3. It has been said that pro photographers often wear belts and suspenders at the same time because hard-earned experience has taught them that if something can break, it will, and most times this happens at the most inopportune moment. Knowing this to be true, as added insurance against a square knot loosening, I drip a few droplets of Crazy Glue™ on my square knots to secure them forever. Two caveats are worth noting:a. Work in a well-ventilated area…. Crazy Glue™ gives off toxic fumes you want to avoid inhaling.b. Don’t touch the glued knot until the Crazy Glue™ is completely dry because wet Crazy Glue™ sticks to skin instantaneously.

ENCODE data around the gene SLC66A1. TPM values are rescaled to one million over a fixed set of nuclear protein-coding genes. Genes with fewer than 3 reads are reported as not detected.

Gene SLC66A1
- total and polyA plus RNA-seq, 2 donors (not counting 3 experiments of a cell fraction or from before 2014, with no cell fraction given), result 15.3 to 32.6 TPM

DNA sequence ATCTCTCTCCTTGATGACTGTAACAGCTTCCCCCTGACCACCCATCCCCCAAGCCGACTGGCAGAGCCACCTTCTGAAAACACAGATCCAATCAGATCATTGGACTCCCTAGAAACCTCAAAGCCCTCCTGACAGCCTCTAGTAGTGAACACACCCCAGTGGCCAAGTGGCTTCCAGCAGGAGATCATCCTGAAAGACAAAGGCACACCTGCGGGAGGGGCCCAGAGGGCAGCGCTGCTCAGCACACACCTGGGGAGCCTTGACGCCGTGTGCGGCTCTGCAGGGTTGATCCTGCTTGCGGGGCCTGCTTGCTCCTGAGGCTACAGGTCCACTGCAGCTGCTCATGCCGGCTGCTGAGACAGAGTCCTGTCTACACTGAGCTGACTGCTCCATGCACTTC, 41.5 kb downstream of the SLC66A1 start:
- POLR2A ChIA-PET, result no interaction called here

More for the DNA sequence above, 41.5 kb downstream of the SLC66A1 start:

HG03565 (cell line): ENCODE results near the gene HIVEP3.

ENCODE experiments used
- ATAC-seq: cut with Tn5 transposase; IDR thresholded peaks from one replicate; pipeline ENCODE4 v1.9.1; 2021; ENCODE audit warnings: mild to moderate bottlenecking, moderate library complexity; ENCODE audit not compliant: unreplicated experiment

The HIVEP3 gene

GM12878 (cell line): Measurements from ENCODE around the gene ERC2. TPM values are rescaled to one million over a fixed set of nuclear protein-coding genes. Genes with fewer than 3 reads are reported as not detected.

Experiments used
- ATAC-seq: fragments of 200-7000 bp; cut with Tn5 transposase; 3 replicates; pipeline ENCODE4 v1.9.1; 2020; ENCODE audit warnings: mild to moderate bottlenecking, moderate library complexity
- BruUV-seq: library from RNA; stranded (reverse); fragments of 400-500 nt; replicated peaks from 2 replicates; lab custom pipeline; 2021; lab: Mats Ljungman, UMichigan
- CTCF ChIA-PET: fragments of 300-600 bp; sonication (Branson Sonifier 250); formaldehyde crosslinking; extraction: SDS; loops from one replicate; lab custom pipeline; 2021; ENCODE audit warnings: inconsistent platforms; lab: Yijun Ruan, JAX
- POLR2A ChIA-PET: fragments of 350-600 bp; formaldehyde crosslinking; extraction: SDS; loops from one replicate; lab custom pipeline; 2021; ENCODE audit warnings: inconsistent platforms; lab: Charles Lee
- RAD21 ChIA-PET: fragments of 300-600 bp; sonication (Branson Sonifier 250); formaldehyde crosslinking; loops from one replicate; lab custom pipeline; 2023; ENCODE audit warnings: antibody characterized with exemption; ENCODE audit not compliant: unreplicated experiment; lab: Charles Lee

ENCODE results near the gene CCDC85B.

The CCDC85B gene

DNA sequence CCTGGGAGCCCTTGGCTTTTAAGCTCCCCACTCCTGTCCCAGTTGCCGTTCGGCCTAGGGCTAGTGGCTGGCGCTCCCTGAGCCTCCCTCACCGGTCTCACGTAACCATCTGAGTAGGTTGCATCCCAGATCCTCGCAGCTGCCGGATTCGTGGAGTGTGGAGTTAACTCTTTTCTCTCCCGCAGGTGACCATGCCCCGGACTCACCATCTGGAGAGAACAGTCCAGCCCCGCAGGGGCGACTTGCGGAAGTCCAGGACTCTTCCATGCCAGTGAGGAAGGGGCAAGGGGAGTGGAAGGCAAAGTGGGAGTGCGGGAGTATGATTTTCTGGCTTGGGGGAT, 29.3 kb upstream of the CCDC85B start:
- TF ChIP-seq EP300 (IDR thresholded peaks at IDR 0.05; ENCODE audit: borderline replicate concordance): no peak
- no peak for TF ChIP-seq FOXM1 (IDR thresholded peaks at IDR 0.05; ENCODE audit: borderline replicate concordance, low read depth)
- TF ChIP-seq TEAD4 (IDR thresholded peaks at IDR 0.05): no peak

This is a sketch of a loosened square knot. It’s a type of knot worth knowing about if you decide to do some rope tricks.

So there you have it: a light meter, a camera brace, and a back saving, stability-increasing loop. all for less than ten bucks!